Absurd Lies about Cordoba Spain – Islamic Inquisition

March 15, 2011

Jonathan David Carson

Readers of the American Thinker have no doubt heard numerous instances of the following disinformation about Cordoba, this version coming from Whitney S. Bowman in the Austin American-Statesman:

“The name ‘Cordoba House’ is significant.  It is named after the famed medieval Spanish city of Cordoba where philosophers, mystics, artisans and poets–Muslim, Christian and Jewish–lived and shared together.

“Its libraries were vast, and the translations of Arabic works into Latin changed Europe and Christianity forever.  Among the resident luminaries were Maimonides, a noted Jewish intellectual, the poet Ibn Hazm, and Averroes, the Muslim philosopher and mystic.  A Saxon nun of the time called Cordoba ‘the brilliant ornament of the world.’  With the coming of the Inquisition and Christian exclusivism, the brilliance of Cordoba faded, but its significance endures as a vibrant, inter-religious community.”

The idea that Muslims, Christians, and Jews “lived and shared together” in medieval Cordoba could perhaps be dismissed as a rhetorical flight of fancy, but the idea that Christianity and the Inquisition ended the brilliance of Cordoba is a deliberate lie.

According to The Cambridge Companion to Maimonides, “the fundamentalist Almohad movement,” which “fought to restore the pristine faith of Islam, based on the Quran and the Sunna, and to enforce the precepts of the sacred law” (sound familiar?), conquered Cordoba in 1148 and drove out the ten-year-old Moses Maimonides and his family.  They hid from the Almohads in Andalusia for ten years, then emigrated to Morocco, where Maimonides wrote his Epistle on Forced Conversion to console his Jewish brethren forced to choose between conversion to Islam and death.  Later he moved to Cairo, where he achieved safety by acting as a physician to the Muslim rulers.  Obviously, the great works of Moses Maimonides were not written in Cordoba, and Christian exclusivism and the Inquisition had nothing to do with his departure.

Though born in Cordoba and not a Jew, Averroes also suffered Almohad oppression, and “his teachings [were] condemned and his philosophical works torched as dangerous to religious faith,” according to the Cambridge Companion.  

For the record, Averroes died in 1198, Maimonides died in 1204, and Cordoba was conquered by Christians in 1236.  As for the translations, more hokum  has been said on that subject than just about any other.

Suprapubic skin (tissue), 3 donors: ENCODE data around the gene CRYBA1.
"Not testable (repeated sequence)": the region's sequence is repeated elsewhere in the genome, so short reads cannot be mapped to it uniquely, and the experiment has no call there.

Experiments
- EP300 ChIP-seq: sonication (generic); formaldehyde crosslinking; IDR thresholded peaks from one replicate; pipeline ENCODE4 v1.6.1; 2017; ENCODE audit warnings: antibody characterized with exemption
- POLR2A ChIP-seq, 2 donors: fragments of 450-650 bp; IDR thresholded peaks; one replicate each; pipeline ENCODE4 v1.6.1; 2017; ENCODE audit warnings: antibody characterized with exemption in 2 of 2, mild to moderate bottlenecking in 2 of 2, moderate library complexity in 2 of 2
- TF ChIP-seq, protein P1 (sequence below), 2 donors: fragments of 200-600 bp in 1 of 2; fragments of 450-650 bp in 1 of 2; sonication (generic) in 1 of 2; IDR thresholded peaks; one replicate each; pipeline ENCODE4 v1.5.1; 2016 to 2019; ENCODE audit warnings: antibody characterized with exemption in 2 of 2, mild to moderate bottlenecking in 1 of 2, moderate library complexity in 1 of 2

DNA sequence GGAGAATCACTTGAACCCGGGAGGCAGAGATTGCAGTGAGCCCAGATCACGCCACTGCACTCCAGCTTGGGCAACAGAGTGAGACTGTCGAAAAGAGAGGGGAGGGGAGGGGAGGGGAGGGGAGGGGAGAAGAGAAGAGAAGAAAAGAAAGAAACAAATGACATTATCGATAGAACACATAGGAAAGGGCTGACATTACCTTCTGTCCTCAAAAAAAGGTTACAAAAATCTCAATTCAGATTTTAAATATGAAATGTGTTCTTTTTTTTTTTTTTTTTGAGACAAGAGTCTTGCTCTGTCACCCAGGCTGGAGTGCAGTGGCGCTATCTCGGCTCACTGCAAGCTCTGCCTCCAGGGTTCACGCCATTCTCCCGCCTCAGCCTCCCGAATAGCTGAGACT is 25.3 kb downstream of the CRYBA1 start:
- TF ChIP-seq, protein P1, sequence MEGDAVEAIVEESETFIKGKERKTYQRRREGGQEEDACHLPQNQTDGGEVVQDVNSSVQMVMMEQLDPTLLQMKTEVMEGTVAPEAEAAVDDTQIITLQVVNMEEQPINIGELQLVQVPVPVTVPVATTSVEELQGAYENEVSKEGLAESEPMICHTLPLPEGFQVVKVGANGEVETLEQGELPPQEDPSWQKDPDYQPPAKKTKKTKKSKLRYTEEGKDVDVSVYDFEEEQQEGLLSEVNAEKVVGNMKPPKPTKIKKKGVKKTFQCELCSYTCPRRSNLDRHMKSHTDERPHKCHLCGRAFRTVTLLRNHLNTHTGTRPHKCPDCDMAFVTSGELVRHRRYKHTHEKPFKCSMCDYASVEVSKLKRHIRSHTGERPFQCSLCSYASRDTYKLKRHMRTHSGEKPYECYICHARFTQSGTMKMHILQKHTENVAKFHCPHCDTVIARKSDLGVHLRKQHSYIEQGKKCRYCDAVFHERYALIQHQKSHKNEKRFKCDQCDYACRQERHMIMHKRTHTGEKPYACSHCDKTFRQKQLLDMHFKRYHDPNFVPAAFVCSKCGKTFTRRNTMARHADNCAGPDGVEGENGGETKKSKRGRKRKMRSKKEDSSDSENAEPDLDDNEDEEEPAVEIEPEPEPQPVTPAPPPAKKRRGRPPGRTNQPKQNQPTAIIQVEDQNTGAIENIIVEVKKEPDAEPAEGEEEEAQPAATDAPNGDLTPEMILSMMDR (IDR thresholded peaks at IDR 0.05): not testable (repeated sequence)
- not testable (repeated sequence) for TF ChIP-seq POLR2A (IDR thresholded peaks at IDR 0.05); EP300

Update. Andrew Bostom adds:

More on Cordoban “Ecumenism”

Reinhart Dozy  (1820-1883), the great Orientalist scholar and Islamophile, wrote a four volume magnum opus (published in 1861 and translated into English by Francis Griffin Stokes in 1913), Histoire des Musselmans d’Espagne (A History of the Muslims in Spain). Here is Dozy’s historical account of the mid-8th century “conversion” of a Cordovan cathedral to a mosque:

All the churches in that city [Cordova] had been destroyed except the cathedral, dedicated to Saint Vincent, but the possession of this fane [church or temple] had been guaranteed by treaty. For several years the treaty was observed; but when the population of Cordova was increased by the arrival of Syrian Arabs [i.e., Muslims], the mosques did not provide sufficient accommodation for the newcomers, and the Syrians considered it would be well for them to adopt the plan which had been carried out at Damascus, Emesa [Homs], and other towns in their own country, of appropriating half of the cathedral and using it as a mosque. The [Muslim] Government having approved of the scheme, the Christians were compelled to hand over half of the edifice. This was clearly an act of spoliation, as well as an infraction of the treaty. Some years later, Abd-er Rahman I requested the Christians to sell him the other half. This they firmly refused to do, pointing out that if they did so they would not possess a single place of worship. Abd-er Rahman, however, insisted, and a bargain was struck by which the Christians ceded their cathedral….

Indeed by the end of the eighth century, the brutal Muslim jihad conquest of North Africa and of Andalusia had imposed rigorous Maliki jurisprudence as the predominant school of Muslim law. Thus, as Evariste Lévi-Provençal (1894-1956)-the greatest modern scholar of Muslim Spain whose Histoire de l’Espagne Musulmane remains a defining work-observed three quarters of a century ago: